In a series of events, a meteor shower has helped in solving the mystery of the vanishing comet. The dust from the cosmic bodies revealed to be the missing object. Back in December 2014, the astronomers could finally see the long-lost discovered Phoenicid meteor shower that had been missing since 1956.
The comet named 289P or Blanpain had been spotted back in 1819. Ever since then, the comet has been missing in action. This is a very strange event since it is extremely unusual for a body orbiting the sun to go missing. But the reappearance of the long-lost meteor shower has thrown light on the vanishing comet.
In 2003, the astronomers had discovered another small asteroid that was making its way towards the Blanpain orbit. This indicated that the space rock had been a part of the comet or the comet itself after shedding off a lot o the cometary dust.
This was what made the scientists realise that the seen dust must have been what was observed in 1956 by the Japanese researchers. They had seen a meteor shower that fell down from the Phoenix constellation. The comet leaves behind a trail of dust that gets ignited on reaching the Earth’s atmosphere which is what creates the meteor shower. Since the comet encircles the sun, the meteor showers usually occur at the same time every year.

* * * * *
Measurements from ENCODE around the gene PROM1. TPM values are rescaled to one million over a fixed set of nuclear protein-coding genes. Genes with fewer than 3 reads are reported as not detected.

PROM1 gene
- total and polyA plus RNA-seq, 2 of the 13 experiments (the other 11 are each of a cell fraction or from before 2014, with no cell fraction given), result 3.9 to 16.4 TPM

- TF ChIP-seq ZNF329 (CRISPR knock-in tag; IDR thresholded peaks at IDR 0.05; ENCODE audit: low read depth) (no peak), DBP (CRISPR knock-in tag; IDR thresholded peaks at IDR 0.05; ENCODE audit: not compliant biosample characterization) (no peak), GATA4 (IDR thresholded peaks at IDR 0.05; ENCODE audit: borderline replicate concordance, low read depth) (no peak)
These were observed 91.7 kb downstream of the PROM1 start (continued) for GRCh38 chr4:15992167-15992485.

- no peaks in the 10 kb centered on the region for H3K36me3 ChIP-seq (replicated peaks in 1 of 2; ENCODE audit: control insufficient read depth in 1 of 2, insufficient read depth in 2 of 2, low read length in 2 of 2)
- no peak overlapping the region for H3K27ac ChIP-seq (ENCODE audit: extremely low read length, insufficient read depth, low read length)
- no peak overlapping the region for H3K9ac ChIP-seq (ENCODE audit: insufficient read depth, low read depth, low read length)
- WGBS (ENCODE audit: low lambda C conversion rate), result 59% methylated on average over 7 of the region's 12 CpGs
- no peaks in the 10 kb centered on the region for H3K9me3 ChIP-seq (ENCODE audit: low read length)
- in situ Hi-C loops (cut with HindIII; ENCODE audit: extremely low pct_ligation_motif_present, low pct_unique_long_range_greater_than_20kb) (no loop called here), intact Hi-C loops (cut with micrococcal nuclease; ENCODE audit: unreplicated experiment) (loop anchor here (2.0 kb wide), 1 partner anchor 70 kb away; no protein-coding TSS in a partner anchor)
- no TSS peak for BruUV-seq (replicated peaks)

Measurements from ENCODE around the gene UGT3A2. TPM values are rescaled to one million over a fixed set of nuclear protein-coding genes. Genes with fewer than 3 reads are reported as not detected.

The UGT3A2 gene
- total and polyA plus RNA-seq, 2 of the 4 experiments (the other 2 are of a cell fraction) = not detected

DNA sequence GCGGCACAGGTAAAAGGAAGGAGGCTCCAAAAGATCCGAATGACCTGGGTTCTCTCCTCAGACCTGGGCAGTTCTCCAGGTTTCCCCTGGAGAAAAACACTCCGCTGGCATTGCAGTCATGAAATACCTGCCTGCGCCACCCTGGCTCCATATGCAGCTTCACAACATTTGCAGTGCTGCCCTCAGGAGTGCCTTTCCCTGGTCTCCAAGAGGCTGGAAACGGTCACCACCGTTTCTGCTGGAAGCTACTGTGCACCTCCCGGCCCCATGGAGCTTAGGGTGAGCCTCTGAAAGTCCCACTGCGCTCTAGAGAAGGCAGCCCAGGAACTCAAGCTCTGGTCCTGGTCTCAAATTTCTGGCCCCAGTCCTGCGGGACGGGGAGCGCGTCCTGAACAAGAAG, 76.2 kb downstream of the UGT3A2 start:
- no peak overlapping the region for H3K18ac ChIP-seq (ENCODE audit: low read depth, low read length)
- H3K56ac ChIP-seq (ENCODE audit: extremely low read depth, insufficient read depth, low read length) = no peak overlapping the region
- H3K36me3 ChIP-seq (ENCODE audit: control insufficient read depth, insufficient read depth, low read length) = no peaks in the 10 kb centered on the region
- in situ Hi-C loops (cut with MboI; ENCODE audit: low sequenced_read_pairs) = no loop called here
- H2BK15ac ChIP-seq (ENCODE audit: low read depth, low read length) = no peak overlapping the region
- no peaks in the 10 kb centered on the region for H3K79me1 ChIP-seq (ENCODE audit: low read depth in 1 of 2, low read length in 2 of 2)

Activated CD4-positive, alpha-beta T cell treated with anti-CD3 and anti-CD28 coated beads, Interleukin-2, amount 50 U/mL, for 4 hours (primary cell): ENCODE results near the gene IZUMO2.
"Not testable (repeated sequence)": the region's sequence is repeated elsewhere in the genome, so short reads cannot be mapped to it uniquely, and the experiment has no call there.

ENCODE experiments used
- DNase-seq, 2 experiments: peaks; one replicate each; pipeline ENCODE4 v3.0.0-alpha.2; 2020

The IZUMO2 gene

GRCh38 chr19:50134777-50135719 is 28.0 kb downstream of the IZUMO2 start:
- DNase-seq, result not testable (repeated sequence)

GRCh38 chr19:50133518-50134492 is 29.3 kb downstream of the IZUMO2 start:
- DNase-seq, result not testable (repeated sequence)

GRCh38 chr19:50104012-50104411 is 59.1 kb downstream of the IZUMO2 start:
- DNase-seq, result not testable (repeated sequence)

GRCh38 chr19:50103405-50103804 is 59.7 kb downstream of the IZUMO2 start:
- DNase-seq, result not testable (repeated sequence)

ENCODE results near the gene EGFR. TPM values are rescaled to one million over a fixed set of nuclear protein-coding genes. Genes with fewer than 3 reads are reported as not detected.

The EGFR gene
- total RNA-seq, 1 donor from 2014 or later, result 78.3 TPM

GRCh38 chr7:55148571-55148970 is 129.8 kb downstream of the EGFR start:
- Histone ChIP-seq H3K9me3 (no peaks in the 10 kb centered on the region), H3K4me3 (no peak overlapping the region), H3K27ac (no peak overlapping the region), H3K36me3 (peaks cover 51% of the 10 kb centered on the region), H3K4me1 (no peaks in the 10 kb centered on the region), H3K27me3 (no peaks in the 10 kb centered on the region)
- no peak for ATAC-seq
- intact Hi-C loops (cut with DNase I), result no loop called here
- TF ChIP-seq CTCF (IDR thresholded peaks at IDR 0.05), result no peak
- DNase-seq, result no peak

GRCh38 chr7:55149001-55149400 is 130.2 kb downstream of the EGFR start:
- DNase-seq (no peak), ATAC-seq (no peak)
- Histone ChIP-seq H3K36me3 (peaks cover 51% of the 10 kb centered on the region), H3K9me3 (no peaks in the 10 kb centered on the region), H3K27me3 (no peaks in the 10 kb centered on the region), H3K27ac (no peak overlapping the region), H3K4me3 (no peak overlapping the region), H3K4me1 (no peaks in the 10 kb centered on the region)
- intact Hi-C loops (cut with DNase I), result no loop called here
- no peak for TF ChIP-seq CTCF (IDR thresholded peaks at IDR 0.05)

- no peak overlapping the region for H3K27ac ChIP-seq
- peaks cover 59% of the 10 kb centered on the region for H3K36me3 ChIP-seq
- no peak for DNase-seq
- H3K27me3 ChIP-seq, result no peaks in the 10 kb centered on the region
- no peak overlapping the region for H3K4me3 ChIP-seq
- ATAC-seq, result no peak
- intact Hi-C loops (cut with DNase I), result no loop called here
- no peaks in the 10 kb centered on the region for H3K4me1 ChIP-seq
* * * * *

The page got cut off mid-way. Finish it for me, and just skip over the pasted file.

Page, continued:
Ever since the discovery back in 1956 on 5th December, the Phoenicid meteors had never been seen again. Jun-ichi Watanabe is the astronomer who works in National Astronomical Observatory of Japan inside Tokyo. He and his team members tried to trace back the meteors can check the location of the dust trail created by the comet. They wanted to see the point at which the comet’s dust trail should be present.
In the year 2010, the team members indicated that if Blanpain is the reason behind the lost Pheonicid shower, then the leftover dust from the comet would make up for yet another meteor shower in the year 2014. Out of 138 observed meteors, 29 meteors were identified by the researchers. The meteor shower even rose high during the predicted time. The annual shower wasn’t there because of the decline in a number of meteors.
THE END RESULT
After the analysis, it was found that Blanpain has lost more than 90% of the meteors. The dust was being lost quicker than expected. In 2019, the scientists would get yet another chance to test their theory.